By: Harrison DuBosar
On Tuesday July 14th President Obama announced that an accord “to significantly limit Tehran’s nuclear ability for more than a decade” was reached “in return for lifting international oil and financial sanctions.” The White House reinforced its optimism upon publication of “The Iran Nuclear Deal: What You Need to Know About the JCPOA [Joint Comprehensive Plan of Action].” The White House proclaimed in its report that “After 20 months of intensive negotiations, the U.S. and our international partners have reached an historic deal that will verifiably prevent I ran from obtaining a nuclear weapon.” The article states that the President anticipated an issue with Congress and declared that he “will veto any legislation that prevents the successful implementation of this deal.” This begs the question, what is the problem?
Article II, section 2 of the Constitution states that the President “shall have Power, by and with the Advice and Consent of the Senate, to make Treaties, provided two thirds of the Senators present concur…” Upon making the aforementioned statement, President Obama made it clear he anticipated some form of resistance from Congress. At issue here is the order in which the actions were taken. First, the President signed on to a largely impactful treaty. Then, the President stated that the legislature would not be enamored and may even attempt to halt his efforts. At the heart of this debate is whether President Obama was required to seek some form of Senatorial or Congressional approval prior to signing on.
If one examines this issue by looking at the Constitution as the only source, it would appear that one could interpret the constitution to require the President to seek advice first from the Senate, and then ask consent. Early case law supports this strict interpretation. In 1892, the Court held that when the Senate did not advise or consent to a treaty, that treaty has no legal force. Since this treaty involves the lifting of sanctions, one might even turn to a more recent decision where the Court held that while the President has many means at his disposal to enforce self-made international obligations, transforming this international obligation arising from non self-executing treaty into domestic law falls to Congress.
Conversely, Courts have held that while the President is constitutionally assigned to seek this consent from the Senate, that is not going to be the case in certain situations. “The President also has power to negotiate and conclude agreements with foreign nations without complying with the formalities required by Art. II. . . even though such agreements are not treaties under the treaty clause of the Constitution, they may in appropriate circumstances have an effect similar to treaties in some areas of domestic law.” If the President follows this logic and the Supreme Court establishes this case law as precedent, the President would have successfully legally circumvented the Senate and Congressional approval.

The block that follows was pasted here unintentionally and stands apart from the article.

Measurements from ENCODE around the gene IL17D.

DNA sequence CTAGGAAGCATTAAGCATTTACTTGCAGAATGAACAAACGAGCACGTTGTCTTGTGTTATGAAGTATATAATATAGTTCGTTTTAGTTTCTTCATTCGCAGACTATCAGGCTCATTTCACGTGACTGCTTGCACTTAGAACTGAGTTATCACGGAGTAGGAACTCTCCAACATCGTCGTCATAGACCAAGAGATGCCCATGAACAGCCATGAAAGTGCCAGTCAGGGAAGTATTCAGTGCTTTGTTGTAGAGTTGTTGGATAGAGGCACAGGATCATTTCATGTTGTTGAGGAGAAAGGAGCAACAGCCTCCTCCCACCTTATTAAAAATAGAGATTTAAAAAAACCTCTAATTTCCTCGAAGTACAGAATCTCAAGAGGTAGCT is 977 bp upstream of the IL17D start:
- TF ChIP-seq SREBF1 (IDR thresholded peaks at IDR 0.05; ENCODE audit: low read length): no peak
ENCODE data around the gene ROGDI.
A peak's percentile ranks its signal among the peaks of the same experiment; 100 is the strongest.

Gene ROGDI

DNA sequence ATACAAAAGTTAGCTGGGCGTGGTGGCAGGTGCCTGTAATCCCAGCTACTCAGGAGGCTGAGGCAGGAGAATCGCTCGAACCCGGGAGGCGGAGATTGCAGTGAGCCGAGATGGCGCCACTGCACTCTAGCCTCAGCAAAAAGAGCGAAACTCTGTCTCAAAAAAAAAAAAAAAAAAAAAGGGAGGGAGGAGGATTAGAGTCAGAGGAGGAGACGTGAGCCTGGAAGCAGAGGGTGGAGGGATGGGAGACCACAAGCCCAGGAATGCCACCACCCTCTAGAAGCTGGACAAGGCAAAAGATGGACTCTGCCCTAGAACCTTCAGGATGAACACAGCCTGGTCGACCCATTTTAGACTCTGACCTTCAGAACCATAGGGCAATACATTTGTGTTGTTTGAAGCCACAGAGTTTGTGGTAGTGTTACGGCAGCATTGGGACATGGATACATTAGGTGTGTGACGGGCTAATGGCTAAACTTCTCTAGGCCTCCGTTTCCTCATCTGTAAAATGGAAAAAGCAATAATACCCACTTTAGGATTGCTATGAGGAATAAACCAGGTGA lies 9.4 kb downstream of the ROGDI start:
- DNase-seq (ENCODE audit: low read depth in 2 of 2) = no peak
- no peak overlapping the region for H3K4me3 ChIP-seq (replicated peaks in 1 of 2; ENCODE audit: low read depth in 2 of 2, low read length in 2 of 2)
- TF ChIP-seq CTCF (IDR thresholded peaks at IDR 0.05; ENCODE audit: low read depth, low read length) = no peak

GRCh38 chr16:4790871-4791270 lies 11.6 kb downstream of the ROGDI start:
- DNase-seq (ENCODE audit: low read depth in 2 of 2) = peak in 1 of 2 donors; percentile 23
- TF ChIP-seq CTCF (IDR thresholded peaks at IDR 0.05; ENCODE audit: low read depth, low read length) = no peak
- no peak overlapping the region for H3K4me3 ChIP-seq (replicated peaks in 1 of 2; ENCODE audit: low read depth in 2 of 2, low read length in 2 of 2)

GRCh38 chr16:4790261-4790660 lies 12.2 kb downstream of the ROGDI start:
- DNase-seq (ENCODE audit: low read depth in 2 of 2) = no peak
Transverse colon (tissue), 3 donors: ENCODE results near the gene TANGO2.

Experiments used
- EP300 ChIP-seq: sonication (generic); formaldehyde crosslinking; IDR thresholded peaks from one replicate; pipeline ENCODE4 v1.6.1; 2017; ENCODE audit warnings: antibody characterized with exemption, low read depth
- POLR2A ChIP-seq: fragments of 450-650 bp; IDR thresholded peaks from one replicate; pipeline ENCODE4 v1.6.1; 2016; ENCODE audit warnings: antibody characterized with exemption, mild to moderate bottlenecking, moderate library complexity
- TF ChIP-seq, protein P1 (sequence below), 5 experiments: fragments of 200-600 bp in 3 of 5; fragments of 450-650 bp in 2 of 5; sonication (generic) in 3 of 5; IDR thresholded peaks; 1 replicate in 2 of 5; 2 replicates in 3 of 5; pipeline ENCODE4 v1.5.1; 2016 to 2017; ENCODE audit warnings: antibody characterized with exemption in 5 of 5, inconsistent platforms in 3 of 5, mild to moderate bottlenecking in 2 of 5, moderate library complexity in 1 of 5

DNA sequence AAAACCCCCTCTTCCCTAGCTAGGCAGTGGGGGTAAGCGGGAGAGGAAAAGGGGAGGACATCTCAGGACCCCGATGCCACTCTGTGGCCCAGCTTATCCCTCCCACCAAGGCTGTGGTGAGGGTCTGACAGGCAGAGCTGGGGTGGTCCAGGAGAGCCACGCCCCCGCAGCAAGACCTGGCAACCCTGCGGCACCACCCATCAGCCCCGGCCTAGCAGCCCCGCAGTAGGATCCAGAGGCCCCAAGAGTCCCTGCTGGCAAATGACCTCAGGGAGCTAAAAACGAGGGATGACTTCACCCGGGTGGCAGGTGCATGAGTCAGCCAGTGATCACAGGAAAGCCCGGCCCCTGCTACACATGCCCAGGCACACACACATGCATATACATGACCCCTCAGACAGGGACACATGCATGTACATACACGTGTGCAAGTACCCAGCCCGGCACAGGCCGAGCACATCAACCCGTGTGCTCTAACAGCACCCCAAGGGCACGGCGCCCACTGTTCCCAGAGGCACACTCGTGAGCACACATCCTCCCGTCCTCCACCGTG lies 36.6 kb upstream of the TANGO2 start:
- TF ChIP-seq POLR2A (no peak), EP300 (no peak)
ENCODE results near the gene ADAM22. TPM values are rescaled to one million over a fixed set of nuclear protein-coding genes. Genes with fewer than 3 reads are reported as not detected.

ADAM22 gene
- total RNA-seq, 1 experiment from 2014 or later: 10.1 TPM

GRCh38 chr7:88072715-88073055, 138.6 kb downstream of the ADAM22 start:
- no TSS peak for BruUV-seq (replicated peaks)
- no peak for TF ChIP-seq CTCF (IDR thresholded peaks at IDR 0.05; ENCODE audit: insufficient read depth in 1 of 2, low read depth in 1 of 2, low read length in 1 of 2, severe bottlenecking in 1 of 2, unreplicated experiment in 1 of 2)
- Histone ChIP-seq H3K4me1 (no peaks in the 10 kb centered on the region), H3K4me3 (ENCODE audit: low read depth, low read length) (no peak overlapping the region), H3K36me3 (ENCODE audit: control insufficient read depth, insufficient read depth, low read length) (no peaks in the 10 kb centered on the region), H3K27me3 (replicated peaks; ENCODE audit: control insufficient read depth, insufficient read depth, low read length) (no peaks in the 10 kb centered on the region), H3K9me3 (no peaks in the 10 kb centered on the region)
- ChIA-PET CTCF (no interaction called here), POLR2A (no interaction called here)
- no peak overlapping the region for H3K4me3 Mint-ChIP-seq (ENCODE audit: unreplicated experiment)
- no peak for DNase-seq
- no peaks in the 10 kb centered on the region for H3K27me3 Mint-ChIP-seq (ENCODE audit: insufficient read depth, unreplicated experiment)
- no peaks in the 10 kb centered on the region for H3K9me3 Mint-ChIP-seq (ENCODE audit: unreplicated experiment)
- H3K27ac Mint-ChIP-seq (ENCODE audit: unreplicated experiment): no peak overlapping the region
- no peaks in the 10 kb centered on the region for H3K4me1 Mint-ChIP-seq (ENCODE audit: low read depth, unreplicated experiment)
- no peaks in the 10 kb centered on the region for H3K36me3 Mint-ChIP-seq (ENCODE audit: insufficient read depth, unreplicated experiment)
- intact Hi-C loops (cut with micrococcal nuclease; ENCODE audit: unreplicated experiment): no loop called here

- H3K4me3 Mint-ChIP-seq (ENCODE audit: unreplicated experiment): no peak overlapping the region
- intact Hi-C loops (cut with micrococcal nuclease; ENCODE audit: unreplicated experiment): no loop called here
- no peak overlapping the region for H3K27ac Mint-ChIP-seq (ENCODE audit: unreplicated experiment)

It is important to note this treaty, like all others, is subject to modification by any subsequent act of Congress. Congress has the power to alter or renounce the treaty if it so chooses. Congress still has the time to introduce a resolution to modify the President’s deal. This will be subject to an almost assured veto, however the political damage would be done; putting the President again at odds with the elected officials of the people. Otherwise, the Senate could take up a vote of ratification. According to the Constitution, that would require a two-thirds vote. It does not require the President to make the presentation on his position. If voted down, the President may not have the authority to justify ratification. Here, “it is likely that the president would refuse to accept the result of Congress’ action, since the concurrent resolution would have no force of law… he may simply go about his business doing everything under the law he can to ease sanctions on Iran- and potentially more than that.”
Right now, it is almost a sure thing that this controversy will resume due to the evolving nature of this contentious 2016 Presidential election. Whether or not the President legally circumvented Congressional approval is a question that candidates will be forced to address at some point. While the Constitution offers one statement on the matter, there does not seem to be any clarity on this matter, and probably will not be until it is potentially litigated.
 Michael R. Gordon & David E. Sanger, Deal Reached on Iran Nuclear Program; Limits on Fuel Would Lessen With Time, N.Y. Times, July 14, 2015, http://www.nytimes.com /2015/07/15/world/middleeast/iran-nuclear-deal-is-reached-after-long-negotiations.html?_r=0.
 Report from the White House, The Iran Nuclear Deal: What You Need to Know About the JCPOA, WhiteHouse.gov, https://www.whitehouse.gov/sites/default/ files/docs/jcpoa_what_you_need_to_know.pdf (last visited Feb. 26, 2016).
 Gordon & Sanger
 U.S. Const. amend. II, § 2.
 In re Sutherland, 53 F. 551 (D.C.Or. 1892).
 Medellin v. Texas, 128 U.S. 1346 (2008).
 Watson v. United States, 592 F. Supp. 701, 702 (W.D. Wash. 1983).
 Moser v. United States, 341 U.S. 41 (1951).
 Avero Belgium Ins. v. Am. Airlines, Inc., 423 F.3d 73, 77 (2d Cir. 2005).
 Christopher Hull, Nuke the Deal, U.S. News, July 22, 2015, http://www.usnews.com/opinion/blogs/world-report/2015/07/22/how-congress-can-still-kill-obamas-iran-nuclear-deal.
Edited By William Tipton